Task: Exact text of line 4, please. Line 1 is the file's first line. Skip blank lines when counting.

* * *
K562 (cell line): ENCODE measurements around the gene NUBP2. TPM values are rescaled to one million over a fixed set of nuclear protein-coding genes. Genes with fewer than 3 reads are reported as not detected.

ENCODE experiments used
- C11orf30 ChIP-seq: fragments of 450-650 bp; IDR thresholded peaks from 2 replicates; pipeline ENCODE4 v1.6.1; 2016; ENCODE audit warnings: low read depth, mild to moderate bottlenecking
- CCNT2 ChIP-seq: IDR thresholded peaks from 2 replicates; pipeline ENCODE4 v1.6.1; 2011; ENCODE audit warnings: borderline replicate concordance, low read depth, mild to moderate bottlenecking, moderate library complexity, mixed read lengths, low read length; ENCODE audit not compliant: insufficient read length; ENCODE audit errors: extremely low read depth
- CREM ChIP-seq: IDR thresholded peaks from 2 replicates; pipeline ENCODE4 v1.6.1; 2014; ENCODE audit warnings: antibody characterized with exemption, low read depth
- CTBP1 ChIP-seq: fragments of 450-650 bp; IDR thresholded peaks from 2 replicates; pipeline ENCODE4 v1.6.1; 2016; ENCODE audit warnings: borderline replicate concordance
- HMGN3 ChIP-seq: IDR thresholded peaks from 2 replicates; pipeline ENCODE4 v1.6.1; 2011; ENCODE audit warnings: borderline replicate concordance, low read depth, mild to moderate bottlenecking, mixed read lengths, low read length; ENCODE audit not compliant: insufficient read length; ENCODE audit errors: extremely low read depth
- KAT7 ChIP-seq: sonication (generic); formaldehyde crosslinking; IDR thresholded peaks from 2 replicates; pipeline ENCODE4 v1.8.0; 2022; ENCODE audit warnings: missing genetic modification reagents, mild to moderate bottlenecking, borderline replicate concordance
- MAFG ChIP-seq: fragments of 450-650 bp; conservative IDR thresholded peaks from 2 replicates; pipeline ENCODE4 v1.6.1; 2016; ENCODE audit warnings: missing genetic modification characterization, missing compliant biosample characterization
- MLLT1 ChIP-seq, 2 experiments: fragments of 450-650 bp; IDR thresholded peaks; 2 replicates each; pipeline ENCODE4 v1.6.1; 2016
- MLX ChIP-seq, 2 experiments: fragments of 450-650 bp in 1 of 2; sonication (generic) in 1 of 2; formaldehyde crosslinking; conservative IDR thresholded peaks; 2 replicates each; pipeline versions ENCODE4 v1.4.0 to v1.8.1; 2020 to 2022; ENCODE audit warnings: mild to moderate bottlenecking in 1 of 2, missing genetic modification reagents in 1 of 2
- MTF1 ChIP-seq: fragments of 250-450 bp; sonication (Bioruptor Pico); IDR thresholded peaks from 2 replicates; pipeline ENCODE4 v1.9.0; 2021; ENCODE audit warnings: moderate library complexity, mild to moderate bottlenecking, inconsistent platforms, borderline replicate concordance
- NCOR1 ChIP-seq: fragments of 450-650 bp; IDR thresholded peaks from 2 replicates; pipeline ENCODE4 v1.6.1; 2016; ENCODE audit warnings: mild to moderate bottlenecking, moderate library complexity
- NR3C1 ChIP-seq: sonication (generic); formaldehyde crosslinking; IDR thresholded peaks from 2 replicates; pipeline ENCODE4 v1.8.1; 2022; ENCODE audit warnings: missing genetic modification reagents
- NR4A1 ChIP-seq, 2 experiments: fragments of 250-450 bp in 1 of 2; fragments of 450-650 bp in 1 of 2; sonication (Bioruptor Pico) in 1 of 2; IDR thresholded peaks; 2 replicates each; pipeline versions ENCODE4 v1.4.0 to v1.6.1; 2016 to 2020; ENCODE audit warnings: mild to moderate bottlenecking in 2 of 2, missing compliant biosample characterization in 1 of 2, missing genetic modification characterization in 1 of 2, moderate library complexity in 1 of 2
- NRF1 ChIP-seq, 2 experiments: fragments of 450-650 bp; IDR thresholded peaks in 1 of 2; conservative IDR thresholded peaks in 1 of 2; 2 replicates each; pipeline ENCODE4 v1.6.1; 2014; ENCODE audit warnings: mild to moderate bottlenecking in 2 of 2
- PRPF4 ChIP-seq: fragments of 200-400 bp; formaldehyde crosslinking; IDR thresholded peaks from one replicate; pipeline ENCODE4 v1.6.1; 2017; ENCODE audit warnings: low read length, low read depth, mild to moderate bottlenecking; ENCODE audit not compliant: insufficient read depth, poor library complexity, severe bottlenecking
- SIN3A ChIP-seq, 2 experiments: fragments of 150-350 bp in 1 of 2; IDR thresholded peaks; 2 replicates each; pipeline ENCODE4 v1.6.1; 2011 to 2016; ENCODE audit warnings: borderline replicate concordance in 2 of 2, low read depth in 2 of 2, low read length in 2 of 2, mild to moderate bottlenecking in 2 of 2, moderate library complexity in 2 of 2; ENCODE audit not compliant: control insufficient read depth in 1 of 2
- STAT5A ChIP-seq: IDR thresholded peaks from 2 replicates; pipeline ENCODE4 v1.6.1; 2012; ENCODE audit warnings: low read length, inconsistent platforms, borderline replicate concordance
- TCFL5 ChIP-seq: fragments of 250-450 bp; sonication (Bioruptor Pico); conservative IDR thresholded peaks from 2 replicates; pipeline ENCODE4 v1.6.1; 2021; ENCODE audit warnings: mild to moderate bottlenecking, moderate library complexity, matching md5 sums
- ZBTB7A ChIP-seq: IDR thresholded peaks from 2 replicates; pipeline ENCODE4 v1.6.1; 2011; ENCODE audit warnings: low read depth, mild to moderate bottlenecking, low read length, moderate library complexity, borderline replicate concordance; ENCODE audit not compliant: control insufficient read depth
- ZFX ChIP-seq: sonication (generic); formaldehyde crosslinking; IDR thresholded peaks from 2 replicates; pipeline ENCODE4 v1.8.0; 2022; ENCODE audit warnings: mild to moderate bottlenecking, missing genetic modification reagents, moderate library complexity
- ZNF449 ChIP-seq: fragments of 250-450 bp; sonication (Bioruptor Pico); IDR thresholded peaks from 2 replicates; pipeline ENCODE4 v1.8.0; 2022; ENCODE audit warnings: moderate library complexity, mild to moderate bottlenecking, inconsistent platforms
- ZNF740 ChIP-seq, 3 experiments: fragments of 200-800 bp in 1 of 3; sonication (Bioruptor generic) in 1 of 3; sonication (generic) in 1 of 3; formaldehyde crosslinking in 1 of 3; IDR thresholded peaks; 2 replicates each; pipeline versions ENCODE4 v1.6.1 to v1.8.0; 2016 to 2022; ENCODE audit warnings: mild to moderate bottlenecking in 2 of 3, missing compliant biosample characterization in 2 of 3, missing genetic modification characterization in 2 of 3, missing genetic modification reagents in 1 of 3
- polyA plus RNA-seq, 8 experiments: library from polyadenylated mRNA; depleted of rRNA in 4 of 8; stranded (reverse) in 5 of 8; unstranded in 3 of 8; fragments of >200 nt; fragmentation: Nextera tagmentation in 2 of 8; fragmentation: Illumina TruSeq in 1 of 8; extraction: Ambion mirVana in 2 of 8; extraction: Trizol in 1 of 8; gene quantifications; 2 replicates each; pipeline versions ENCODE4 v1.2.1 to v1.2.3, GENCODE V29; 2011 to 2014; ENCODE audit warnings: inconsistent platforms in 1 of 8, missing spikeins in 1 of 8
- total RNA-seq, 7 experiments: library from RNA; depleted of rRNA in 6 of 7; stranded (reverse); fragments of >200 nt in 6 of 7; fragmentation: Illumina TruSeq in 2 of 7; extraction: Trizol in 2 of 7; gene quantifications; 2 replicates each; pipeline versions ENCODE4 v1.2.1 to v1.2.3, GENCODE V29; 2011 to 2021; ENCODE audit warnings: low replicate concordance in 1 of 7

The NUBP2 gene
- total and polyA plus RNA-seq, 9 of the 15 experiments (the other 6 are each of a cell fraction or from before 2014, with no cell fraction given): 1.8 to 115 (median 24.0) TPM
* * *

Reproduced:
- CCNT2 ChIP-seq: IDR thresholded peaks from 2 replicates; pipeline ENCODE4 v1.6.1; 2011; ENCODE audit warnings: borderline replicate concordance, low read depth, mild to moderate bottlenecking, moderate library complexity, mixed read lengths, low read length; ENCODE audit not compliant: insufficient read length; ENCODE audit errors: extremely low read depth